DUBAI (AFP) - Saudi Arabia, Bahrain and the United Arab Emirates severed ties with Gulf neighbour Qatar on Monday (June 5) over accusations it supports extremism, with Egypt, Yemen and Maldives following suit.
Here are the main developments that led to the unprecedented crisis between Qatar and its Gulf neighbours:
Qatar says it is the victim of a smear campaign and rejects accusations of it supporting "terrorism" ahead of a landmark visit by US President Donald Trump to Saudi Arabia.
The Emir of Qatar Sheikh Tamim bin Hamad al-Thani meets Trump on the sidelines of a summit in Riyadh.
Qatar says its national news agency has been hacked by unknown parties who have posted "false" statements attributed to the emir, in which he speaks favourably of Iran, Palestinian Islamist movement Hamas, the Muslim Brotherhood and the Lebanese shiite militia Hezbollah.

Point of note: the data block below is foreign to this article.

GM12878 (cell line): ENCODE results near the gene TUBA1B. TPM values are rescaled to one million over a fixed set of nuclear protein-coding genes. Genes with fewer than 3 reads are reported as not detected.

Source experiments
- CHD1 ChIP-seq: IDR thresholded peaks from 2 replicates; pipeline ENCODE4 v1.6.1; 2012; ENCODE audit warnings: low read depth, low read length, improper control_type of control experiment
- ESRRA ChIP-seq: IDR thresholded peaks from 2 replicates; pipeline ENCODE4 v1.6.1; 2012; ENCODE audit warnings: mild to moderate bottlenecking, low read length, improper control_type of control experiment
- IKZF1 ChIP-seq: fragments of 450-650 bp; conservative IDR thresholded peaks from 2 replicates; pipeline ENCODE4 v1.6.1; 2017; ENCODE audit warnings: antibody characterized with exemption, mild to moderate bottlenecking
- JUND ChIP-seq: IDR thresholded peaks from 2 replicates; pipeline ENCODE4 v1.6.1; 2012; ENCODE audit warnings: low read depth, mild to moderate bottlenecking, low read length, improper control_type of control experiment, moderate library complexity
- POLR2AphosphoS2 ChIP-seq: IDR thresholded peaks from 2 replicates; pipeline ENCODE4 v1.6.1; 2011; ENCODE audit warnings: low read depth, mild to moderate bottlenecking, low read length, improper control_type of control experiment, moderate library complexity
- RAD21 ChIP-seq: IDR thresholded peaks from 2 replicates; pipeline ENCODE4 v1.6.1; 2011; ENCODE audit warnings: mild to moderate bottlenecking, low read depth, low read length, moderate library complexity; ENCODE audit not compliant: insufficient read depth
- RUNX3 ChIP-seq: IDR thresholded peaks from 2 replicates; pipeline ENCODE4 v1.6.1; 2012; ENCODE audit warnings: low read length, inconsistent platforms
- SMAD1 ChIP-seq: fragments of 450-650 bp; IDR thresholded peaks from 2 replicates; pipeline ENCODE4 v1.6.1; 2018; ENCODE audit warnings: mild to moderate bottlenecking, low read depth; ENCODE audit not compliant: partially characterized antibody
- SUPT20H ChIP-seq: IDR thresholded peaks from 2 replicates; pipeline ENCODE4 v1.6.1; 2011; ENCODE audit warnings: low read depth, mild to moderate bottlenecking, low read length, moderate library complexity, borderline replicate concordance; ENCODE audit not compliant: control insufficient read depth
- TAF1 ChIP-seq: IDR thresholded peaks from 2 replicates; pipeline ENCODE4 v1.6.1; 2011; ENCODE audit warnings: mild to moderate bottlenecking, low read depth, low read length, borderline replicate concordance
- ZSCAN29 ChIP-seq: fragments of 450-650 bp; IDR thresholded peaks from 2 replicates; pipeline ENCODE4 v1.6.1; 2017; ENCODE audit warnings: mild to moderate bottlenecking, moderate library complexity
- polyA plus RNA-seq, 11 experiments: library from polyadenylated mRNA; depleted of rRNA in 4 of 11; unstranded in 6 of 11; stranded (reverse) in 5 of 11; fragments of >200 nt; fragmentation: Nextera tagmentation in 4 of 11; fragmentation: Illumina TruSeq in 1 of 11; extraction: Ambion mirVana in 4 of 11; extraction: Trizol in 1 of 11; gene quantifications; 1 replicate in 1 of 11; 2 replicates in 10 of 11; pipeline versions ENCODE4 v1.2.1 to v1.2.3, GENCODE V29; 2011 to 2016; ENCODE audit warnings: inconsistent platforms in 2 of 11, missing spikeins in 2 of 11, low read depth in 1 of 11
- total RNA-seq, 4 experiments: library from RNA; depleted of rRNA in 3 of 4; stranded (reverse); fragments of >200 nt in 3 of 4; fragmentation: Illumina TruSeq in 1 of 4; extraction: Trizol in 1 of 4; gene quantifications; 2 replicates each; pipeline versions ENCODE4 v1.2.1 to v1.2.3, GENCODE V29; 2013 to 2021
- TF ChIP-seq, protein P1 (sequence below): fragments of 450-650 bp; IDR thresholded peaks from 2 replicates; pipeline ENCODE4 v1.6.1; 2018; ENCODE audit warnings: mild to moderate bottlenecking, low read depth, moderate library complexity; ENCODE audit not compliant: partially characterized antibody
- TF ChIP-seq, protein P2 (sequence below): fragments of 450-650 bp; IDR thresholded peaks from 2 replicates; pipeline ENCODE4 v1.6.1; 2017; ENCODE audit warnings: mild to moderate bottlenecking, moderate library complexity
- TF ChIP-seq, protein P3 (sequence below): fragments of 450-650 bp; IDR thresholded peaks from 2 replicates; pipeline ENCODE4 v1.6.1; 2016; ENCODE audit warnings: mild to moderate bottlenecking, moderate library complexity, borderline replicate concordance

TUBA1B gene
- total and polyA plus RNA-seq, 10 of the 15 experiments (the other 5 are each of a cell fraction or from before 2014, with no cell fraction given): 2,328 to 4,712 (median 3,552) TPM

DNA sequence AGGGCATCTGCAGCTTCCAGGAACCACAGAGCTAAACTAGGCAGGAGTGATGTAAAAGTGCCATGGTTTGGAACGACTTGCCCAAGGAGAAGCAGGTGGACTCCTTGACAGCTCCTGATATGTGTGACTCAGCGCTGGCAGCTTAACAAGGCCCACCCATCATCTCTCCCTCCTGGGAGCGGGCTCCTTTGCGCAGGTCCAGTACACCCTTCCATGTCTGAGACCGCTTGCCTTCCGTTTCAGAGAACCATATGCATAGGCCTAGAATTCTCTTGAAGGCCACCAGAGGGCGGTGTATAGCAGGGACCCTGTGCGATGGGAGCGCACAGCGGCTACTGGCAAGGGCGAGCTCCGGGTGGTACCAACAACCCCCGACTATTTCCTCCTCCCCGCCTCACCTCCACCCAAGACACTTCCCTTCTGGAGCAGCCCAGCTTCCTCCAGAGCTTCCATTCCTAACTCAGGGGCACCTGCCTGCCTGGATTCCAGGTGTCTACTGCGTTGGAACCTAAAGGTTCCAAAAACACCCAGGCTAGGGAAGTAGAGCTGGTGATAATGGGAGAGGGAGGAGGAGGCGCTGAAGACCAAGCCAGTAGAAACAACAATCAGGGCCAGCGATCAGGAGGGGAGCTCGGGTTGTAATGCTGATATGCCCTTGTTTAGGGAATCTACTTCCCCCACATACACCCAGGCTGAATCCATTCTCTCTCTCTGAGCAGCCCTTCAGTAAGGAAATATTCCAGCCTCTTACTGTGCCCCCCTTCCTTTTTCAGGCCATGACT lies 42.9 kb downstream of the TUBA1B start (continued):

Qatar denies all the comments and says it is investigating the alleged hacking, but Gulf media continues to run the statements.
Emirati newspaper Al-Bayan runs the headline "Qatar divides the Arabs" on its front page, and Saudi-owned daily Al-Hayat speaks of "large-scale resentment" over Qatar.
Qatari Foreign Minister Sheikh Mohammed bin Abdulrahman Al-Thani says Doha is the victim of a "hostile media campaign", particularly in the United States.
UAE State Minister for Foreign Affairs Anwar Gargash says Gulf countries are going through a new "deep crisis", urging Qatar without naming it to "change its attitude and re-establish confidence and transparency".
A Qatari official says FBI agents are helping Doha in investigating the source of the alleged hacking of its official news agency.